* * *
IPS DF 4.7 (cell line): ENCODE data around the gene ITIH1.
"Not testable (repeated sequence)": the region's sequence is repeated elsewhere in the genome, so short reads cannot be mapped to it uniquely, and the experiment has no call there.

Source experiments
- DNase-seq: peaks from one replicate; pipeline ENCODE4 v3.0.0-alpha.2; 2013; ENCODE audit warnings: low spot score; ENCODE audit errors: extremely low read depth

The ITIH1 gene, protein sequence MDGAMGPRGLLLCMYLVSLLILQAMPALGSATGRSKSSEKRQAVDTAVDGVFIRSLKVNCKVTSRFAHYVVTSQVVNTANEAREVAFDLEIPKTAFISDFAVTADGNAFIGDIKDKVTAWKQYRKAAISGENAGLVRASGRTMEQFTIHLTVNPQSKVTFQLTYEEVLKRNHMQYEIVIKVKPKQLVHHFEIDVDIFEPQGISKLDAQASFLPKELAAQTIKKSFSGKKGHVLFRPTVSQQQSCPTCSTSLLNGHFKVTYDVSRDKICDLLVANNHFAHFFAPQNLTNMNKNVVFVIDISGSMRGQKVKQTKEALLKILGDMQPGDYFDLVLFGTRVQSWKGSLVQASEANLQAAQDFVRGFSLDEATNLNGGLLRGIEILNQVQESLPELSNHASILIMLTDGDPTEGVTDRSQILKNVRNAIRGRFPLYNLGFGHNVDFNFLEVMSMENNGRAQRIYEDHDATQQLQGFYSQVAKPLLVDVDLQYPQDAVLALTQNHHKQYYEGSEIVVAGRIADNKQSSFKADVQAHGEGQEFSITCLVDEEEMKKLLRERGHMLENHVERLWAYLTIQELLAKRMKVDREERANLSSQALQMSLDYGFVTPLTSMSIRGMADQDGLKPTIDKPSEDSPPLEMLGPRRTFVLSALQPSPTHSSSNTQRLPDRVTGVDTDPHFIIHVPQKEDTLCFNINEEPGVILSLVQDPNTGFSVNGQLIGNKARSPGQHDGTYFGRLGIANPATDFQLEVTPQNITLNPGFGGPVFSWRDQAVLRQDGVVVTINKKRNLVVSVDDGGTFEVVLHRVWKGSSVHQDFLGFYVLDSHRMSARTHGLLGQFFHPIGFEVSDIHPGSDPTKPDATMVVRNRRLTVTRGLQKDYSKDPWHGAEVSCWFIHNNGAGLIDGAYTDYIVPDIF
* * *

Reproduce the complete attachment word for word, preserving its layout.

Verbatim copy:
IPS DF 4.7 (cell line): ENCODE data around the gene ITIH1.
"Not testable (repeated sequence)": the region's sequence is repeated elsewhere in the genome, so short reads cannot be mapped to it uniquely, and the experiment has no call there.

Source experiments
- DNase-seq: peaks from one replicate; pipeline ENCODE4 v3.0.0-alpha.2; 2013; ENCODE audit warnings: low spot score; ENCODE audit errors: extremely low read depth

The ITIH1 gene, protein sequence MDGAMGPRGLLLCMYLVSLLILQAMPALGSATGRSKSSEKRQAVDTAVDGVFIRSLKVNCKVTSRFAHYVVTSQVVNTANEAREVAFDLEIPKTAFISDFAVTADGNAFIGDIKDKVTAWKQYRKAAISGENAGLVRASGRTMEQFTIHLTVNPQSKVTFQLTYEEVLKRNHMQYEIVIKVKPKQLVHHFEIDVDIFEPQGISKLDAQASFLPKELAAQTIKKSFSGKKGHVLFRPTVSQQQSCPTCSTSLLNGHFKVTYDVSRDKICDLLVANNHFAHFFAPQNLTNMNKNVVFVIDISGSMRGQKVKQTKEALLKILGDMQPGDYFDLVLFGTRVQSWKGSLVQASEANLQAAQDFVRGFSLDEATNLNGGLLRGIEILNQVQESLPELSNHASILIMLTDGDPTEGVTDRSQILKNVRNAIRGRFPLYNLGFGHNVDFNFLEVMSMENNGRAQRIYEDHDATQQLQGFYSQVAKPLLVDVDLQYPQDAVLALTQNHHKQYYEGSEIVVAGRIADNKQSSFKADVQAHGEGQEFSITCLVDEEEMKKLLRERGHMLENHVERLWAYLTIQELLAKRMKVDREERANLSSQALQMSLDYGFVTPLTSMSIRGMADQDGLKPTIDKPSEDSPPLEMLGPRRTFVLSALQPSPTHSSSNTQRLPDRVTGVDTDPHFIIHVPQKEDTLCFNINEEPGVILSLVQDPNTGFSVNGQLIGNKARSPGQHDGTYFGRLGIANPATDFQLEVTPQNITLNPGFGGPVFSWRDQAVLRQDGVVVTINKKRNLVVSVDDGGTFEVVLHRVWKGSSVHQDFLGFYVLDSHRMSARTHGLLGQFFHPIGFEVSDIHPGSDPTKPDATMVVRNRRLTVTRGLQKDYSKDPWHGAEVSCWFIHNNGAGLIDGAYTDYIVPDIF